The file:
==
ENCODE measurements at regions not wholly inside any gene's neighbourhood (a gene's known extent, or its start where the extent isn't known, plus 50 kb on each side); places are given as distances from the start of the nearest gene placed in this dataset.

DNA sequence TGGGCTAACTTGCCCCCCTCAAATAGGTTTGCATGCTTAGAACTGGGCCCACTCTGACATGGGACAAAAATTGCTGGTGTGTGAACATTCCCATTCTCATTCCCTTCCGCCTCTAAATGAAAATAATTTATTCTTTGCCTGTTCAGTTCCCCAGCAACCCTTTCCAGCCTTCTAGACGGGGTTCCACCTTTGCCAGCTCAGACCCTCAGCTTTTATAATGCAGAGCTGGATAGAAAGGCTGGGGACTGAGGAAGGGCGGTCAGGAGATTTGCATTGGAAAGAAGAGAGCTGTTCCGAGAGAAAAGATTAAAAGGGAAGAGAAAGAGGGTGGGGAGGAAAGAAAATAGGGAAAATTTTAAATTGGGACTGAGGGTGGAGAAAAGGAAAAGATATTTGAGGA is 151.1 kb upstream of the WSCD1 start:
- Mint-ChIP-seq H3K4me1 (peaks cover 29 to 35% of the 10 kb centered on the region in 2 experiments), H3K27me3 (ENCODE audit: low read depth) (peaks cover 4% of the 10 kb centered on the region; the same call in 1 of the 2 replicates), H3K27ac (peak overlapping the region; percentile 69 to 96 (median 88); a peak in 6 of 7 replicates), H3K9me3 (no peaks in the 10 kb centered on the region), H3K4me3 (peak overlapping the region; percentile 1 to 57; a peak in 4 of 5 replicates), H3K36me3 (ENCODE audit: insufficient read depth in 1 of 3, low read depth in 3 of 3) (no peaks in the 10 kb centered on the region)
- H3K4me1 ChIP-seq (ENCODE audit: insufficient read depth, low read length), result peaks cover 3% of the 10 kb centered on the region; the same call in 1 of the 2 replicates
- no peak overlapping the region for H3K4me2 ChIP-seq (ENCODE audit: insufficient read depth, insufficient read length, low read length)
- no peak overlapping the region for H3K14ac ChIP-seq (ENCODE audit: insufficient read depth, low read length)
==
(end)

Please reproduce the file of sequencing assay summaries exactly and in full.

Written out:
ENCODE measurements at regions not wholly inside any gene's neighbourhood (a gene's known extent, or its start where the extent isn't known, plus 50 kb on each side); places are given as distances from the start of the nearest gene placed in this dataset.

DNA sequence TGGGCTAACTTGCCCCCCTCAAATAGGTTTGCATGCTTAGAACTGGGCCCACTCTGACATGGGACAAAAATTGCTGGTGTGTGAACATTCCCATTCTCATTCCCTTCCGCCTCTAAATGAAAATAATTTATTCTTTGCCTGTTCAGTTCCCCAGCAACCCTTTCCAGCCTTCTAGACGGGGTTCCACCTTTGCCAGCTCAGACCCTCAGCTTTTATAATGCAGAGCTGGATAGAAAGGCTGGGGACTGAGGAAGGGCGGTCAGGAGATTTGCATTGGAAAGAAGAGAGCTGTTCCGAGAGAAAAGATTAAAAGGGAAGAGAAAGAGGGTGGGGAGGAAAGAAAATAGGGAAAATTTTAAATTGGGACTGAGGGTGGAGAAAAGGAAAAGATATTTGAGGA is 151.1 kb upstream of the WSCD1 start:
- Mint-ChIP-seq H3K4me1 (peaks cover 29 to 35% of the 10 kb centered on the region in 2 experiments), H3K27me3 (ENCODE audit: low read depth) (peaks cover 4% of the 10 kb centered on the region; the same call in 1 of the 2 replicates), H3K27ac (peak overlapping the region; percentile 69 to 96 (median 88); a peak in 6 of 7 replicates), H3K9me3 (no peaks in the 10 kb centered on the region), H3K4me3 (peak overlapping the region; percentile 1 to 57; a peak in 4 of 5 replicates), H3K36me3 (ENCODE audit: insufficient read depth in 1 of 3, low read depth in 3 of 3) (no peaks in the 10 kb centered on the region)
- H3K4me1 ChIP-seq (ENCODE audit: insufficient read depth, low read length), result peaks cover 3% of the 10 kb centered on the region; the same call in 1 of the 2 replicates
- no peak overlapping the region for H3K4me2 ChIP-seq (ENCODE audit: insufficient read depth, insufficient read length, low read length)
- no peak overlapping the region for H3K14ac ChIP-seq (ENCODE audit: insufficient read depth, low read length)